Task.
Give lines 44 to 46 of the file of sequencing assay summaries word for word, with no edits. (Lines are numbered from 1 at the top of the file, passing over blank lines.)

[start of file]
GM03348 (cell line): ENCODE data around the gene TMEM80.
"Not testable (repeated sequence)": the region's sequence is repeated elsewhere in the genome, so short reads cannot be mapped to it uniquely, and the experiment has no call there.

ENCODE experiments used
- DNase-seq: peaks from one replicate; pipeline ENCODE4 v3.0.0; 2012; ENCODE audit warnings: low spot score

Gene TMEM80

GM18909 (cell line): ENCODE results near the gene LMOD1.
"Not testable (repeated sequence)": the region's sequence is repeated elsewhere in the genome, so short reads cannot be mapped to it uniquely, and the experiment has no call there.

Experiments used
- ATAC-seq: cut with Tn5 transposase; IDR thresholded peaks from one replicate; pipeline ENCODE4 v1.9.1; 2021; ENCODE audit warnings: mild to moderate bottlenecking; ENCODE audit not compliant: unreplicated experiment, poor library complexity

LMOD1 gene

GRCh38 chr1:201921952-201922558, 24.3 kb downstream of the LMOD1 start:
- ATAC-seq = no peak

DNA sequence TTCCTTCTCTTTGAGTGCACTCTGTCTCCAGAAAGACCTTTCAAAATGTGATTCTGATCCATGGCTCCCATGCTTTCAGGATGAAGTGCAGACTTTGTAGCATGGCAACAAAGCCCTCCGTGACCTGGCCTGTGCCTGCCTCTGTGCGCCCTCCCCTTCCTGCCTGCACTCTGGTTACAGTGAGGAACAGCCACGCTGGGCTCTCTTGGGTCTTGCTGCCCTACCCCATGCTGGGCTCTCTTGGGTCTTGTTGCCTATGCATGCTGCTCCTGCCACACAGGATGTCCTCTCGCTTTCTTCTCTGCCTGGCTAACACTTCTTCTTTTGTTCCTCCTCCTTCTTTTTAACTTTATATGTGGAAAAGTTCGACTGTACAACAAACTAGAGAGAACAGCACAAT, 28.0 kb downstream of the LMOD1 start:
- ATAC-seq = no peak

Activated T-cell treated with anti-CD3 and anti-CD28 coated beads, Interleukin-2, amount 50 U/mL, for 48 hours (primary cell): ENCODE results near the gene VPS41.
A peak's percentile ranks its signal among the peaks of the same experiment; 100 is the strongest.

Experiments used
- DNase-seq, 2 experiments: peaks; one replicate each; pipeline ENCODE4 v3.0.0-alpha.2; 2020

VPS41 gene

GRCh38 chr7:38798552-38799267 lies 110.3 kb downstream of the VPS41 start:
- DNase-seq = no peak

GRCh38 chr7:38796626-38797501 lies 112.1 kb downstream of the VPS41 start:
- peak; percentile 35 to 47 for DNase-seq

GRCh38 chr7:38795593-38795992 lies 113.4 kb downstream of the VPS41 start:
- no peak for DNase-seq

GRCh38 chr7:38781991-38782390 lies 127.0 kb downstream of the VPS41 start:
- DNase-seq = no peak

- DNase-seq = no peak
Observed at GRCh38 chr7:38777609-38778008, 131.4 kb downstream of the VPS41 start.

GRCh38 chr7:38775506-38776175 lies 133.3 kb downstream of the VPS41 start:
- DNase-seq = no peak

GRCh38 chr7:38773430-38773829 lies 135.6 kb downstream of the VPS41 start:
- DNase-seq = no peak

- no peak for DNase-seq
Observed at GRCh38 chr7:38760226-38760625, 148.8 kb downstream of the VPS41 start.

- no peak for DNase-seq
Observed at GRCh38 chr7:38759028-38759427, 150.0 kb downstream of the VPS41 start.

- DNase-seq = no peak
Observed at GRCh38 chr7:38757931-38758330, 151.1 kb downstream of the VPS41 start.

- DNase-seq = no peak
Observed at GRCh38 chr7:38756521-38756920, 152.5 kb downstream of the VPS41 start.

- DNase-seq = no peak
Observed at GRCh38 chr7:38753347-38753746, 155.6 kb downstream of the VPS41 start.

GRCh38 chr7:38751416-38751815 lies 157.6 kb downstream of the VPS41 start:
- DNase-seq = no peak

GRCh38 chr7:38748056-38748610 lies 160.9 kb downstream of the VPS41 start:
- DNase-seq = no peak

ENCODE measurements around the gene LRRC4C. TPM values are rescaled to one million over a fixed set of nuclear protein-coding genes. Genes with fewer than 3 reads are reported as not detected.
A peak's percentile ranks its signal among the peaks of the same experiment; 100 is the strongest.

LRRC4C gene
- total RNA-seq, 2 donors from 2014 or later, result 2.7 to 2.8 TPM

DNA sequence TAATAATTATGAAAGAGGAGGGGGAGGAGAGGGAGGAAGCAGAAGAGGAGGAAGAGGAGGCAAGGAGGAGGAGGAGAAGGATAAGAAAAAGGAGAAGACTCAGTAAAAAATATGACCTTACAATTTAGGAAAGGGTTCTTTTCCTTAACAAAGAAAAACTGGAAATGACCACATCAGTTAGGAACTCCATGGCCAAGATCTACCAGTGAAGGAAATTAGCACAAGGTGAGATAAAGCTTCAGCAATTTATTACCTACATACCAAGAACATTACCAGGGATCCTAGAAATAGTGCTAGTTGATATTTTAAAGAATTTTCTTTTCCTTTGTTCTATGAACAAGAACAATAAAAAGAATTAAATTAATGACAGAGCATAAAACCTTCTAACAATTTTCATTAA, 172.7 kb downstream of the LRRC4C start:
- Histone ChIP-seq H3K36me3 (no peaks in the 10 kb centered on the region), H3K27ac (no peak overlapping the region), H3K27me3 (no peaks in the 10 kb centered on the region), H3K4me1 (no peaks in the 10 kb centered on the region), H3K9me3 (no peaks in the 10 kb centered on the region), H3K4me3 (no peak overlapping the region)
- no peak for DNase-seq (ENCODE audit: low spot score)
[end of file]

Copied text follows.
GRCh38 chr7:38751416-38751815 lies 157.6 kb downstream of the VPS41 start:
- DNase-seq = no peak

GRCh38 chr7:38748056-38748610 lies 160.9 kb downstream of the VPS41 start: